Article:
Beautiful New Galaxy Phones Garner Buzz, Not Business
Internet of Things

Beautiful New Galaxy Phones Garner Buzz, Not Business

The first folding glass display on a smartphone is a reality.

The Samsung Galaxy Z Flip was one of four ambitious new smartphones unveiled Tuesday in San Francisco. The innovative devices pack fast refresh displays, 5G radios, gobs of memory and so many cameras it’s easy to lose count.

But if history is any indication, none of these special features will make a lick of difference.

Consumers have been spoiled by smartphones. They reached “good enough” years ago. Today, almost every device has a great camera, an excellent screen and enough processing power to reliably run Facebook (FB), YouTube, Netflix (NFLX) and the odd mobile game. Other than posting photos online, that’s really the only requirement for modern smart devices. The rest is overkill.

Thankfully, that has not stopped the major players from trying to outdo each other. Every year, flagship and average devices get better and better. They have more beautiful screens, larger batteries that charge faster and yes, way too many cameras.

The Galaxy Z’s big innovation is its 6.7-inch folding, ultra-thin glass display. Folding and glass are two words that should not be in the same sentence, but that’s where the display industry is headed.

Galaxy Z Flip, Source: Android Central

Only a week ago, Motorola, a company now owned by China’s Lenovo, began selling its retro Moto Razr. The new folding device is a doppelganger for the Moto flip phones circa 2006.

The difference is the opened clamshell now reveals a 6.2-inch plastic OLED screen. Somebody forgot to tell Lenovo product managers the original Razr went out of style along with poking friends on Facebook and low-rise jeans when it fell victim to the first iPhone a year later.

The same is likely to happen again.

The Galaxy 20s feature 6.2 inch and 6.7-inch full Quad HD dynamic AMOLED displays. The Galaxy Ultra gets the same treatment but in a larger 6.9-inch form. While the traditional smartphones do not fold, they all have 120Hz refresh rates, a feature that makes moving images and the touch interface, look and feel silky smooth. Early reviewers said the panels were shockingly good.

The new devices also have so much state-of-the art onboard DRAM they can store up to five applications, including games, in memory.

This helps with the new camera flourishes. Single Take is a new software feature that uses artificial intelligence running on the device to automatically pick the right camera for the shot.

All things in, the devices represent a big leap forward for the South Korean tech company. The problem is the smartphone wars, for lack of a better word, were over long ago. With many consumers fully entrenched, and smartphone penetration near 3 billion, there are no new customers to be had.

Canalys, a leading researcher for mobile devices, reported October 2019 it only grew 1% to 352 million units during the third quarter. That modest growth was the first uptick in two years.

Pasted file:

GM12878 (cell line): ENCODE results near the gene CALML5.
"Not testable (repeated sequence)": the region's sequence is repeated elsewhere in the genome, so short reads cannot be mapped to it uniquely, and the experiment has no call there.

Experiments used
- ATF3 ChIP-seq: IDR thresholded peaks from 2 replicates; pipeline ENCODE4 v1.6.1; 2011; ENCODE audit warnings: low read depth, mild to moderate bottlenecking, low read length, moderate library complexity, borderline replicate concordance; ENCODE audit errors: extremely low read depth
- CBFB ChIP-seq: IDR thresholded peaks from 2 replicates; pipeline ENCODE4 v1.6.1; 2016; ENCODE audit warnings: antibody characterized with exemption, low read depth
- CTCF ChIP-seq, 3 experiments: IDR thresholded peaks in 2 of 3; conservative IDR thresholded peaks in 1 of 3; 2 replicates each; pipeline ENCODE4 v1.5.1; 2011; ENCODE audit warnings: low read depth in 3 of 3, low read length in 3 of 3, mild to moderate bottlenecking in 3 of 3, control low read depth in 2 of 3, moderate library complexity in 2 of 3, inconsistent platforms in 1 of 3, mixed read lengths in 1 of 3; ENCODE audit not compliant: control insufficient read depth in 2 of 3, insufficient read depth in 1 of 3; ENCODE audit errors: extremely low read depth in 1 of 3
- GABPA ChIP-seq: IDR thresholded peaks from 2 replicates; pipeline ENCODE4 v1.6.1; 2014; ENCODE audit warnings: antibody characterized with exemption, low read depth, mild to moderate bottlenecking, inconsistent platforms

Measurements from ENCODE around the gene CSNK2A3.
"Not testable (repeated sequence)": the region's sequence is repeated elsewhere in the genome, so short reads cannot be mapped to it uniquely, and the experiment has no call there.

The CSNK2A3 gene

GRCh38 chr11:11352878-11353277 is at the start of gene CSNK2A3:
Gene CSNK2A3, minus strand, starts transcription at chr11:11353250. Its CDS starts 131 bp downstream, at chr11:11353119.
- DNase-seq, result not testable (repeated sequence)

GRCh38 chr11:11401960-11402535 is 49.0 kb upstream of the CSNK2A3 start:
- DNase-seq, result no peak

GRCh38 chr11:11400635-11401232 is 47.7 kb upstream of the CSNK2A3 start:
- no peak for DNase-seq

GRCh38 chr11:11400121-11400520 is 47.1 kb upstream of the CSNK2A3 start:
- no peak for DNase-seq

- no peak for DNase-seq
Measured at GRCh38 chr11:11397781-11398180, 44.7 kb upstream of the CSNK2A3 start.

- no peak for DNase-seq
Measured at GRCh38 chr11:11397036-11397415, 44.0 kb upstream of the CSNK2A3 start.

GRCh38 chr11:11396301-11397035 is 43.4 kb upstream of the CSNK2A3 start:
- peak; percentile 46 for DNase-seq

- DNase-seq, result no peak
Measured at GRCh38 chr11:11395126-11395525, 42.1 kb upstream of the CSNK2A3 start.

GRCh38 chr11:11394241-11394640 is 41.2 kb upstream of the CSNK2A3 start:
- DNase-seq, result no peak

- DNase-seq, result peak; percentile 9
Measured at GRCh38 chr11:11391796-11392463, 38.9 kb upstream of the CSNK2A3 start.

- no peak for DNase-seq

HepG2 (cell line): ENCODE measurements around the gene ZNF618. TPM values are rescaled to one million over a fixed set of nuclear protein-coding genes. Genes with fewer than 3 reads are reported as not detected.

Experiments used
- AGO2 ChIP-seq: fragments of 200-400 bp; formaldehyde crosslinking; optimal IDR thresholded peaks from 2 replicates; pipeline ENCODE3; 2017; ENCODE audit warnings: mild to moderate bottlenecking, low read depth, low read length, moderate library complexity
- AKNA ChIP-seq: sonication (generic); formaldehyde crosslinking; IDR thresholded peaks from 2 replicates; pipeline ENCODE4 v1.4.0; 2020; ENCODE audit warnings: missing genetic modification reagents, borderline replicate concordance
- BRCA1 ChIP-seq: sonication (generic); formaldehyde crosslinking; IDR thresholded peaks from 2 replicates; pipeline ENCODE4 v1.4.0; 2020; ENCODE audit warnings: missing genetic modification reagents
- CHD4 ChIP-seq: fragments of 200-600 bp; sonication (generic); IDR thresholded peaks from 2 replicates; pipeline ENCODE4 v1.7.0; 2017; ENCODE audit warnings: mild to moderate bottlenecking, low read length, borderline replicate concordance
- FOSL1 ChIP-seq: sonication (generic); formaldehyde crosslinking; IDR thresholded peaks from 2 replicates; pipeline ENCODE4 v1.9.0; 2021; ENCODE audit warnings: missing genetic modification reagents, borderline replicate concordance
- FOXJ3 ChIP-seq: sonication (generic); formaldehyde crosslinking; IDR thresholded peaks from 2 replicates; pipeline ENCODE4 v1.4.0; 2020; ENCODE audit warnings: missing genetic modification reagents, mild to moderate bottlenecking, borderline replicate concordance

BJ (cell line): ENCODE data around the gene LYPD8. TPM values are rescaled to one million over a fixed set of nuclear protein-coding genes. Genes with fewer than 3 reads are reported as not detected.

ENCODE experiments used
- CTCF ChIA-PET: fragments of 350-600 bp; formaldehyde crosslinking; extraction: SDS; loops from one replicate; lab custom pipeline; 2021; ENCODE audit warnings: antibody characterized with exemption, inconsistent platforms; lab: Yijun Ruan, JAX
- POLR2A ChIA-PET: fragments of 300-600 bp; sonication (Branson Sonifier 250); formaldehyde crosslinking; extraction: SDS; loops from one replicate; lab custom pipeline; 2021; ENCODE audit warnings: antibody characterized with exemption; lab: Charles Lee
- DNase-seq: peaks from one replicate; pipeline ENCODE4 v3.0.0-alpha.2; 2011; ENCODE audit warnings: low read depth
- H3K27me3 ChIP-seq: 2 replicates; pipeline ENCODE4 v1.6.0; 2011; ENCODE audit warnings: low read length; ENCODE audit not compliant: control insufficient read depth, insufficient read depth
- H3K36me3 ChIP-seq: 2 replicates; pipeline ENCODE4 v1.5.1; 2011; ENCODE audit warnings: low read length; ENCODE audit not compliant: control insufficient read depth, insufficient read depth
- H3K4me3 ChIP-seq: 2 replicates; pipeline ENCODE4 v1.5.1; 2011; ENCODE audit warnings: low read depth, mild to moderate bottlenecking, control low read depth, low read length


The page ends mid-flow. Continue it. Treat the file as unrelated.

Smart devices have become part of larger ecosystems. iPhone people buy iPhones. Samsung people buy Galaxy devices. The rest are up for grabs for a handful of fatally flawed companies making Android-based products.

Google, for example, makes the best software with amazing computational photography and a fully integrated digital assistant that can screen calls, translate on the fly and even act as a personal valet.

Listening to it make restaurant reservations is mind-blowing. Unfortunately, the hardware is lackluster at best. Poor battery life and an oh-so-2015 design add on to its detriments.

The Chinese conglomerate Huawei makes amazing hardware with vibrant screens and massive batteries. But due to the U.S. Commerce Department blacklisting, getting key Google services like the app store, Maps and YouTube is now hit and mostly miss. That makes Huawei smartphones a nonstarter for most in the United States.

For some reason, Sony decided to make their smartphones tall and narrow. LG devices are good, but they’re often priced like a Samsung. At that cost, it’s almost more sensible to get a Galaxy. And the budget phones are locked within their own ecosystem of watered-down specifications and materials.

It would seem Samsung is still leading the pack. Every year, Samsung uses its considerable scale in OLED panels, semiconductor and storage innovation to produce stunning smartphones. The collection this year is spectacular.

And yet, ultimately, it will do nothing to move the dial on market shares. Neither will it shake the foundations of the industry in a significant way. So, while folding glass is cool, and something to talk about for technology writes, you shouldn’t look for it to materially change the bigger trends.

Smartphones will probably be semiconductors and sensors sandwiched between two pieces of glass for the foreseeable future.

Sadly, for Samsung, its market share is likely to look eerily the same, too.

Best wishes,

Jon D. Markman

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